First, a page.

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How Male Privilege Is Taught

One Teacher's Glim Reflections

by Rebecca Lynn Flaherty

Gather round, ye children, and I will teach you how male privilege is taught to us when we are young.

So the other day, I'm working at a summer camp -- we've taken our kids to a park where several other camps happen to be playing that day. One of them is the Boys and Girls club. Our group is having lunch while the B&G club is on the merry-go-round. There are too many kids for it to be safe, so the (male) counselor says, "Alright, everyone wearing blue hop off! You'll have your turn next!" The kids all take a moment to check their own clothing, and then about seven of them hop off... all girls. There are about five kids on the merry-go-round that are wearing blue... all boys. The counselor gets ready to push the merry-go-round when one of the girls who'd just gotten off says, "Hey! He's wearing blue!" And another girl shouts, "So is he!" By now, everyone has noticed the remaining blue-clad-lads and is pointing them out to the counselor.

The counselor proceeds to push the merry-go-round anyway. When he's done, everyone wearing blue is allowed back on. The blue-clad-lads who'd already had one turn took another.

Now, there are three explanations for that counselors behavior.

  1. He knew the boys were there, he didn't care.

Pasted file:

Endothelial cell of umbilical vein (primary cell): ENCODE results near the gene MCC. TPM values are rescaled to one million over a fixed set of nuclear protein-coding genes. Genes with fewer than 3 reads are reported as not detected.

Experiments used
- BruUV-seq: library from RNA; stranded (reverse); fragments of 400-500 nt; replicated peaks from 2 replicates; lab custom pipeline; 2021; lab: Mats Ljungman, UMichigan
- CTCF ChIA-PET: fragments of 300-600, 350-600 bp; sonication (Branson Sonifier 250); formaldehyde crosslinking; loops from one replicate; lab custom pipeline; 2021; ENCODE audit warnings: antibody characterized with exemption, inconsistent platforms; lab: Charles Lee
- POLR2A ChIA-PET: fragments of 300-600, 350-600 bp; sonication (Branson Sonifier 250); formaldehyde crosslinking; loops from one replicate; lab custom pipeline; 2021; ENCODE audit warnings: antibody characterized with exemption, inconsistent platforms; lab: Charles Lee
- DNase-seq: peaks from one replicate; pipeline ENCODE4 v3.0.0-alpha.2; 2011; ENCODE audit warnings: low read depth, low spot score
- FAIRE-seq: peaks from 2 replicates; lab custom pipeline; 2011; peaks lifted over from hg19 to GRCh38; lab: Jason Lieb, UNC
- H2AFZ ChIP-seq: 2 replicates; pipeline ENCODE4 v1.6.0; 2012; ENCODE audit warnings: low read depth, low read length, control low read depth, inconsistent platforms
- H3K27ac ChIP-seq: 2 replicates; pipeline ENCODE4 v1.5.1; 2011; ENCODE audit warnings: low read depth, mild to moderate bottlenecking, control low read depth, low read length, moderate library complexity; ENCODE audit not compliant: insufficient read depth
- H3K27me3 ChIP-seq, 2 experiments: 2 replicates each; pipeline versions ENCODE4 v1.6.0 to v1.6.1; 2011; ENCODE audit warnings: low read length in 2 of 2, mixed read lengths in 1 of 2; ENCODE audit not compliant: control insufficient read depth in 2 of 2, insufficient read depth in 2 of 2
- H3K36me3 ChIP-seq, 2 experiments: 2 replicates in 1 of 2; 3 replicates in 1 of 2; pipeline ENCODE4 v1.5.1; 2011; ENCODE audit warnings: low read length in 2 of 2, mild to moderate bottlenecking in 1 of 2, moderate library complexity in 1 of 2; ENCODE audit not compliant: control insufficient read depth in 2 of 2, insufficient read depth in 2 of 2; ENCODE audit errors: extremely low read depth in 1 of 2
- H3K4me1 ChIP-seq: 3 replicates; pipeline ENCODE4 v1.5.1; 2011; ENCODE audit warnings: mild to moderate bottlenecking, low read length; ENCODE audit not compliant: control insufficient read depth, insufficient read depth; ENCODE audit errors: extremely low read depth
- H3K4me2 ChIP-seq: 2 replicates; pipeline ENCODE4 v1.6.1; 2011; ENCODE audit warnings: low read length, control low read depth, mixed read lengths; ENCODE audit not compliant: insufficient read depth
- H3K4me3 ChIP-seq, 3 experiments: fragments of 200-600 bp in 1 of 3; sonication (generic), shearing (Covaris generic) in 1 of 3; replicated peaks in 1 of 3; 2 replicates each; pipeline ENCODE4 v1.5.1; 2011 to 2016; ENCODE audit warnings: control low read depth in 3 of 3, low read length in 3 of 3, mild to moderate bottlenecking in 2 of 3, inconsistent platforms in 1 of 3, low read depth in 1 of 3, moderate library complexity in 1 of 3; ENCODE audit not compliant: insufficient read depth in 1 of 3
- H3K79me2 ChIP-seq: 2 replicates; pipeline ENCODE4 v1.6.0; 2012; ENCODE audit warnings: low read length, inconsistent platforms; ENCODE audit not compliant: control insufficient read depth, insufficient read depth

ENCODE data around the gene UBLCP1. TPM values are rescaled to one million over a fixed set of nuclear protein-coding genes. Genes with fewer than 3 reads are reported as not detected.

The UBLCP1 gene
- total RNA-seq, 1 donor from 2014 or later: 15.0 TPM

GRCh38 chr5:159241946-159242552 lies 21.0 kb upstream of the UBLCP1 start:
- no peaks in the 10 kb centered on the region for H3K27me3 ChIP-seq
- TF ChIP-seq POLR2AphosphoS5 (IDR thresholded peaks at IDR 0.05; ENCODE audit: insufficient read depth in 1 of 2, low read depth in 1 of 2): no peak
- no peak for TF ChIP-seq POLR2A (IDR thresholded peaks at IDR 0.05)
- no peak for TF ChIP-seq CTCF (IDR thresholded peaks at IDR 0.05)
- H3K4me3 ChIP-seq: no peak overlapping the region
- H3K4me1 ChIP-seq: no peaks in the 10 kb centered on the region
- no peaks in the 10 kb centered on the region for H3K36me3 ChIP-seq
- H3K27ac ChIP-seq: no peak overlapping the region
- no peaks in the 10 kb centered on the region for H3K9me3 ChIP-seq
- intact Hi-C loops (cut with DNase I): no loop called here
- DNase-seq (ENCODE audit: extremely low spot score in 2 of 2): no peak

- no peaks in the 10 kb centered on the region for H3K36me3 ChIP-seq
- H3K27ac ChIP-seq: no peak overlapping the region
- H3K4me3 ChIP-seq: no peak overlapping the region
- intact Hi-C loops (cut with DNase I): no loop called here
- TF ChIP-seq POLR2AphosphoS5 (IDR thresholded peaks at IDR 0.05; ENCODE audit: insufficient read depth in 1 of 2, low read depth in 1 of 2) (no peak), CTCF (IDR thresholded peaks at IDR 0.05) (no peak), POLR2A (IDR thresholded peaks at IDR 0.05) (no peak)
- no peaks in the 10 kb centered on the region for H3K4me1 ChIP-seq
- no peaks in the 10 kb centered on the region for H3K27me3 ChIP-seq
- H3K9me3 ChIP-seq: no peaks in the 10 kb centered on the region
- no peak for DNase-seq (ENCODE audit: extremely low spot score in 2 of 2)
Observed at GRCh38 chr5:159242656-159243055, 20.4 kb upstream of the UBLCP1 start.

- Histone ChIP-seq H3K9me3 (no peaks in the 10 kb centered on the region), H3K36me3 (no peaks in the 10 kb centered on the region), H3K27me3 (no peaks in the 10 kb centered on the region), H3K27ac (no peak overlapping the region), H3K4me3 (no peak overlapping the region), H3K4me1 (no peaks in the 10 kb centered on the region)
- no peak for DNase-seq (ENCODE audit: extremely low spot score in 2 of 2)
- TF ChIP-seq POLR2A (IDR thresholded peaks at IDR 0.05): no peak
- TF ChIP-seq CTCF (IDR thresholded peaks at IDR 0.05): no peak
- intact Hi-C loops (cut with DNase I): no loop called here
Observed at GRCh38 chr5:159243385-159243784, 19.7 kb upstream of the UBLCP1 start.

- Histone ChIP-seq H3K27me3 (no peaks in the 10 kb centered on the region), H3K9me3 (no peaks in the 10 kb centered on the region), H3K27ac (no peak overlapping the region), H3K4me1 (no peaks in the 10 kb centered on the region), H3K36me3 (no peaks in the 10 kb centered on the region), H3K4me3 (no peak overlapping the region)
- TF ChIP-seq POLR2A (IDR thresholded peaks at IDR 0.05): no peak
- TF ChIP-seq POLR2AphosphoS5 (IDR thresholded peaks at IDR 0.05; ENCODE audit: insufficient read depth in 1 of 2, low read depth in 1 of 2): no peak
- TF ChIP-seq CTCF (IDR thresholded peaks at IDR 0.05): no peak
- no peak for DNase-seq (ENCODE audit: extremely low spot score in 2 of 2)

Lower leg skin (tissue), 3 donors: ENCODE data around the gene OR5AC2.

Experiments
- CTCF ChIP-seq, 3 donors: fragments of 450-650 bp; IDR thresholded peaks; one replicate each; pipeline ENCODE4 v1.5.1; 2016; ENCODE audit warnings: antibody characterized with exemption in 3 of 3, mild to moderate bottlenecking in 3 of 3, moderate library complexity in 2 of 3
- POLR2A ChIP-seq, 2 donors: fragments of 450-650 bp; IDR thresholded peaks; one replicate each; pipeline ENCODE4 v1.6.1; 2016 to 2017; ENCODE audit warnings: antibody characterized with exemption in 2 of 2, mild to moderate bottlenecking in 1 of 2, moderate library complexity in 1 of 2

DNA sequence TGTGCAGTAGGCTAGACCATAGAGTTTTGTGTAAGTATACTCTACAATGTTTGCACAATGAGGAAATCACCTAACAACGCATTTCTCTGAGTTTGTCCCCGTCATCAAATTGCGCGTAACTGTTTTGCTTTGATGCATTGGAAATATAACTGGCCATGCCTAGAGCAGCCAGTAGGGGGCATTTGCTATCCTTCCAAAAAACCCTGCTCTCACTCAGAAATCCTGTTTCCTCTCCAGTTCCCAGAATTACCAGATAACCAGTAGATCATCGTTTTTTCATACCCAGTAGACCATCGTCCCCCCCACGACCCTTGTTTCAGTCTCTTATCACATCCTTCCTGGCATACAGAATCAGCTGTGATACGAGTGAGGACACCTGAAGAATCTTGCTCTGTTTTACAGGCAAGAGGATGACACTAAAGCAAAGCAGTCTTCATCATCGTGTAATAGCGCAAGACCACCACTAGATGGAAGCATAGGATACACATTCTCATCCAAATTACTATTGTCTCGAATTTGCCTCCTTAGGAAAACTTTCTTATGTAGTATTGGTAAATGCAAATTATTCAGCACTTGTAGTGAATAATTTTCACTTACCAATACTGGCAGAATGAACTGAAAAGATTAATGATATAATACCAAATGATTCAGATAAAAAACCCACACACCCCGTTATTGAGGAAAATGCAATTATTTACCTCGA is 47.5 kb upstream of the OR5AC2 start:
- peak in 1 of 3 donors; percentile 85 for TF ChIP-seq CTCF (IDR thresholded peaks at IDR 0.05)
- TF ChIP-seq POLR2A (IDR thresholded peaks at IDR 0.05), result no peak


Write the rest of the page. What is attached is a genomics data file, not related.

2. He didn't know the boys were there. Unlikely with all the kids shouting and pointing them out to him.

  3. He knew the boys were there, he heard the other kids pointing them out, he had a history of getting into power struggles with those boys and decided that, since he'd achieved his goal of getting some kids off the merry-go-round, he didn't want to pick a fight in that particular moment.

Whatever his motivations, all the kids in the surrounding area learned a very valuable lesson that day. If you're female, you have to follow the rules. You probably won't be rewarded for it. If you're male, you can do whatever the hell you want, and if someone (especially girls) point out your mistakes, don't take responsibility. You'll still get rewarded.

I tell this story to you all so that (hopefully) you can look back at your own lives and identify these formative moments for yourselves. Something seemingly mundane can have a profound impact.

Rebecca Lynn Flaherty

Age: 25

Passions: Middle-school teacher, actress, writer.

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